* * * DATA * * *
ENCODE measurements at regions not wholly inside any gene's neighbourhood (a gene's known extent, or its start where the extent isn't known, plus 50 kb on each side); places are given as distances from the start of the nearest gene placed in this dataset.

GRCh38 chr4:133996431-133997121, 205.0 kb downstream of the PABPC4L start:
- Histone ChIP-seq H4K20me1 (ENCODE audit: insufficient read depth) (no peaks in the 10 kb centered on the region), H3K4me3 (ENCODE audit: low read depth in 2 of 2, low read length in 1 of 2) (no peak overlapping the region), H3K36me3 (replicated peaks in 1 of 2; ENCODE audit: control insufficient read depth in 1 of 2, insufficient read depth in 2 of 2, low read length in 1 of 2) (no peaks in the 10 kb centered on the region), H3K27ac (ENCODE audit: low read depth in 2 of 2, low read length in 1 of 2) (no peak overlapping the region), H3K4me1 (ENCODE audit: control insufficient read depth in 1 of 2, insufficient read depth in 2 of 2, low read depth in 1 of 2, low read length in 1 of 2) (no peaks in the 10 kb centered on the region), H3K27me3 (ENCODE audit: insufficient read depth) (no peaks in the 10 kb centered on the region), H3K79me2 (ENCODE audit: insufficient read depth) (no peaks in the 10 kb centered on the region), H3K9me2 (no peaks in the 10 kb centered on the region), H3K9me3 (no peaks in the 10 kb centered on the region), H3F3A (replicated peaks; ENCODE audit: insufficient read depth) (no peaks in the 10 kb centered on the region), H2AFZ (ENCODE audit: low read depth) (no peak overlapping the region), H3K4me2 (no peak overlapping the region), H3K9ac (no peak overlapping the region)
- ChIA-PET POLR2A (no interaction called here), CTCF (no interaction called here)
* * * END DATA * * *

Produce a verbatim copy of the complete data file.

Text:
ENCODE measurements at regions not wholly inside any gene's neighbourhood (a gene's known extent, or its start where the extent isn't known, plus 50 kb on each side); places are given as distances from the start of the nearest gene placed in this dataset.

GRCh38 chr4:133996431-133997121, 205.0 kb downstream of the PABPC4L start:
- Histone ChIP-seq H4K20me1 (ENCODE audit: insufficient read depth) (no peaks in the 10 kb centered on the region), H3K4me3 (ENCODE audit: low read depth in 2 of 2, low read length in 1 of 2) (no peak overlapping the region), H3K36me3 (replicated peaks in 1 of 2; ENCODE audit: control insufficient read depth in 1 of 2, insufficient read depth in 2 of 2, low read length in 1 of 2) (no peaks in the 10 kb centered on the region), H3K27ac (ENCODE audit: low read depth in 2 of 2, low read length in 1 of 2) (no peak overlapping the region), H3K4me1 (ENCODE audit: control insufficient read depth in 1 of 2, insufficient read depth in 2 of 2, low read depth in 1 of 2, low read length in 1 of 2) (no peaks in the 10 kb centered on the region), H3K27me3 (ENCODE audit: insufficient read depth) (no peaks in the 10 kb centered on the region), H3K79me2 (ENCODE audit: insufficient read depth) (no peaks in the 10 kb centered on the region), H3K9me2 (no peaks in the 10 kb centered on the region), H3K9me3 (no peaks in the 10 kb centered on the region), H3F3A (replicated peaks; ENCODE audit: insufficient read depth) (no peaks in the 10 kb centered on the region), H2AFZ (ENCODE audit: low read depth) (no peak overlapping the region), H3K4me2 (no peak overlapping the region), H3K9ac (no peak overlapping the region)
- ChIA-PET POLR2A (no interaction called here), CTCF (no interaction called here)